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College basketball: A season of what if for Heels

The Associated Press

At times this season, North Carolina looked like a team that could battle with, and even beat, just about anybody.

At others, the Tar Heels were prone to concentration lapses, wavering intensity and turnovers at critical times.

It’s why the season that ended with Thursday’s loss to Wisconsin was such a mixed bag.

The Tar Heels (26-12) made a late-season run to the Atlantic Coast Conference Tournament final and their first appearance in the NCAA Tournament’s round of 16 since 2012, but there’s also the feeling that they could’ve accomplished more.

“You only get four cracks at it,” junior guard Marcus Paige said after the loss to the Badgers in Los Angeles. “Obviously it hurts right now because we’re such a close group of guys. But for the guys that do get to come back next year, we’re going to try to come together even more as a team and try to execute better and make something special out of it.”

The Tar Heels opened with a top-10 ranking and were picked to finish second in the ACC, but their 12 losses were the most for the program in five years. Paige was a preseason pick as Associated Press all-American and ACC player of the year, but had a slow start followed by a troublesome lingering foot injury. And coach Roy Williams spent much of the year practically begging his team to play with more consistent intensity and toughness.

The Tar Heels responded late in the year — around the time Paige got healthier — and upset Louisville and Virginia in the ACC Tournament before earning a No. 4 seed in the NCAA West Region.

But the Sweet 16 loss to Wisconsin repeated a familiar pattern: the Tar Heels being unable to maintain control against a highly ranked team after building a second-half lead.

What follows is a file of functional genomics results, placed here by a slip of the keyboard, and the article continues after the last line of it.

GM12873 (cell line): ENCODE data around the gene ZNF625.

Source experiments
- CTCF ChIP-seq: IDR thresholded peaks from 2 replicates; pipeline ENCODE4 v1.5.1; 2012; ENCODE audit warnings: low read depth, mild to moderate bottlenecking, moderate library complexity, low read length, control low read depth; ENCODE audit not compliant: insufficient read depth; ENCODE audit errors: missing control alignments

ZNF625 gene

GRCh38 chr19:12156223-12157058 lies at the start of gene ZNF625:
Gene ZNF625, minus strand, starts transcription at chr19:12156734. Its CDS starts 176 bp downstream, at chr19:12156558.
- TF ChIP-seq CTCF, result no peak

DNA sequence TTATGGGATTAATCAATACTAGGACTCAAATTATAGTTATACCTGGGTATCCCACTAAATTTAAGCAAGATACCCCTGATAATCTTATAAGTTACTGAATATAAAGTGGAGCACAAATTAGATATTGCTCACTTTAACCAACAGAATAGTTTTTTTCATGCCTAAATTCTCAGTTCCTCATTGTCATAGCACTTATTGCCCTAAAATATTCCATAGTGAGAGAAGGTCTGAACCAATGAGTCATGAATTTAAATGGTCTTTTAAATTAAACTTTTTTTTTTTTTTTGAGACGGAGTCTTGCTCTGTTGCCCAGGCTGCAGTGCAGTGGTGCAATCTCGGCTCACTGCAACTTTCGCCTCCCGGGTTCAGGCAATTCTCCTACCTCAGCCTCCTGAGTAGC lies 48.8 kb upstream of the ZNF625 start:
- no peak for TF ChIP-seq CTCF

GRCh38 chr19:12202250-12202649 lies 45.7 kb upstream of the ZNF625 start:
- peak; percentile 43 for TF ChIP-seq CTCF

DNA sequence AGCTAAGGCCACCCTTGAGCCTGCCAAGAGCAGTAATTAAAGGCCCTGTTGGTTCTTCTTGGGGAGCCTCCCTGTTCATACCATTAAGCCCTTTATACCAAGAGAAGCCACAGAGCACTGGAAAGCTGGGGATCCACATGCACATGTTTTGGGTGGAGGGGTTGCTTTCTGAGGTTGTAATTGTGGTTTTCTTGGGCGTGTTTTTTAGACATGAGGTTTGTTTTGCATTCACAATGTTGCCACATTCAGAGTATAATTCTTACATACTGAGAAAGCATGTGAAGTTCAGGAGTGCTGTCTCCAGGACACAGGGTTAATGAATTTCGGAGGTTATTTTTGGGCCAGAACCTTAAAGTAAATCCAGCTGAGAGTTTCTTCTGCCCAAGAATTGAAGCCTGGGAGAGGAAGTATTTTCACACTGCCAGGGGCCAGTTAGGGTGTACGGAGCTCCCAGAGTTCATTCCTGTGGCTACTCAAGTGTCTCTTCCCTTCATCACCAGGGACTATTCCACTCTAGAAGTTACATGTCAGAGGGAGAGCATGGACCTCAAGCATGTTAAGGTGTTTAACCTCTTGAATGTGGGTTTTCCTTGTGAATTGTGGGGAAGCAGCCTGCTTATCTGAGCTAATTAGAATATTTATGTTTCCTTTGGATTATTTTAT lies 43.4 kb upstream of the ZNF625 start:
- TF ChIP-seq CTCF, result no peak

The 79-72 loss marked the fifth time the Tar Heels had lost a game after leading by at least seven in the second half. Two came against rival Duke, while all five came against teams seeded fourth or better in the NCAAs.

Paige said the Tar Heels are “so close to being an elite team.”

“People were probably looking past us and saying these guys aren’t tough enough, but we are tough enough — we proved that to everybody,” all-ACC junior Brice Johnson said. “You can’t tell me we weren’t tough enough. We had the No. 1 (seed) on the ropes. They just made a few more plays at the end. I’m proud of these guys.”

It was a difficult year for Williams, who entered the season facing questions of what he knew about the school’s long-running academic fraud scandal that has reached into its athletic programs and led to a reopened NCAA investigation. He lost close friend Ted Seagroves to cancer in December, then lost mentor and retired Tar Heels Hall of Fame coach Dean Smith two months later after years of failing health.

“Man oh man, are they the kind of kids I like to be around,” Williams said. “It has been a lot of stuff going on this year, but they helped me. I wish I had helped them more myself.”

Assuming there are no defections, the Tar Heels should return a veteran team led by a senior class of Paige, Johnson, J.P. Tokoto and Joel James atop a virtually identical roster.

But it’s unclear whether next year’s Tar Heels will take a big step forward, particularly in mastering the little things — a boxout here, a better outlet pass there — that eluded them this year.

It’s also unclear what kind of impact the ongoing NCAA probe could have. Williams has said several top-tier recruits have passed on even making a campus visit amid the uncertainty.

UNC will add Luke Maye, a three-star in-state forward, to a veteran mix that Williams hopes builds on this year’s up-and-down experience.

“If we can take care of those little lapses,” Williams said, “then we’ve got a chance to be one of those teams that has a chance to talk about winning the whole thing.”


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